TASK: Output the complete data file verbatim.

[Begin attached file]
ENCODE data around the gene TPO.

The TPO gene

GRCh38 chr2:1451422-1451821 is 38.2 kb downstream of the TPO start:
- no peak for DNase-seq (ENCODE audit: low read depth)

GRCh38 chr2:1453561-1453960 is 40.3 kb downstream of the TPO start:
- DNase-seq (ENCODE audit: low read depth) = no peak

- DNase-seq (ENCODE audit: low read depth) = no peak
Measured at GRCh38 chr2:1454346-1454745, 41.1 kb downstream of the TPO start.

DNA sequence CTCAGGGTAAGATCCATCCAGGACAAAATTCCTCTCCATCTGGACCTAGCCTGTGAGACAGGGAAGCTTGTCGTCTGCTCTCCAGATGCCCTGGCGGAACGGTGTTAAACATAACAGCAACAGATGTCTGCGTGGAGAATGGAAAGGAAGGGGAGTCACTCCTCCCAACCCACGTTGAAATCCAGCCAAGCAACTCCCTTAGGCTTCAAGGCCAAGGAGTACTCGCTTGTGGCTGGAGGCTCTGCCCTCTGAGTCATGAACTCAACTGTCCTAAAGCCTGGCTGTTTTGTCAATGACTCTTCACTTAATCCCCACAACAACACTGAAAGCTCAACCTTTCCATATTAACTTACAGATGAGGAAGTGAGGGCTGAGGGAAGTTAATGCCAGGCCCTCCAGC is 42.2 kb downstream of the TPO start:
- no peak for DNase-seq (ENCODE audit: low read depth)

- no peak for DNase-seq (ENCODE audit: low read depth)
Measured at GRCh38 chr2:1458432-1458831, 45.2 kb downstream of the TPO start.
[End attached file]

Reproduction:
ENCODE data around the gene TPO.

The TPO gene

GRCh38 chr2:1451422-1451821 is 38.2 kb downstream of the TPO start:
- no peak for DNase-seq (ENCODE audit: low read depth)

GRCh38 chr2:1453561-1453960 is 40.3 kb downstream of the TPO start:
- DNase-seq (ENCODE audit: low read depth) = no peak

- DNase-seq (ENCODE audit: low read depth) = no peak
Measured at GRCh38 chr2:1454346-1454745, 41.1 kb downstream of the TPO start.

DNA sequence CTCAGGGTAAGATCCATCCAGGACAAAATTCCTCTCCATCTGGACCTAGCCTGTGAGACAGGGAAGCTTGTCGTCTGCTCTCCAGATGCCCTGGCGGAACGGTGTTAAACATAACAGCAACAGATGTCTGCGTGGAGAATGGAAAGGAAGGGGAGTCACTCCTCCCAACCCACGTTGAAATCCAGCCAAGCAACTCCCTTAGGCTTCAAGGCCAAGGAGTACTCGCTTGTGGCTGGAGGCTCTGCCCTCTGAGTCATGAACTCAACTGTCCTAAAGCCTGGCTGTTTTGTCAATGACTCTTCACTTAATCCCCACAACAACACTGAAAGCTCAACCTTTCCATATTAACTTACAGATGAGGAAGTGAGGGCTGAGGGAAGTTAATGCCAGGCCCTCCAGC is 42.2 kb downstream of the TPO start:
- no peak for DNase-seq (ENCODE audit: low read depth)

- no peak for DNase-seq (ENCODE audit: low read depth)
Measured at GRCh38 chr2:1458432-1458831, 45.2 kb downstream of the TPO start.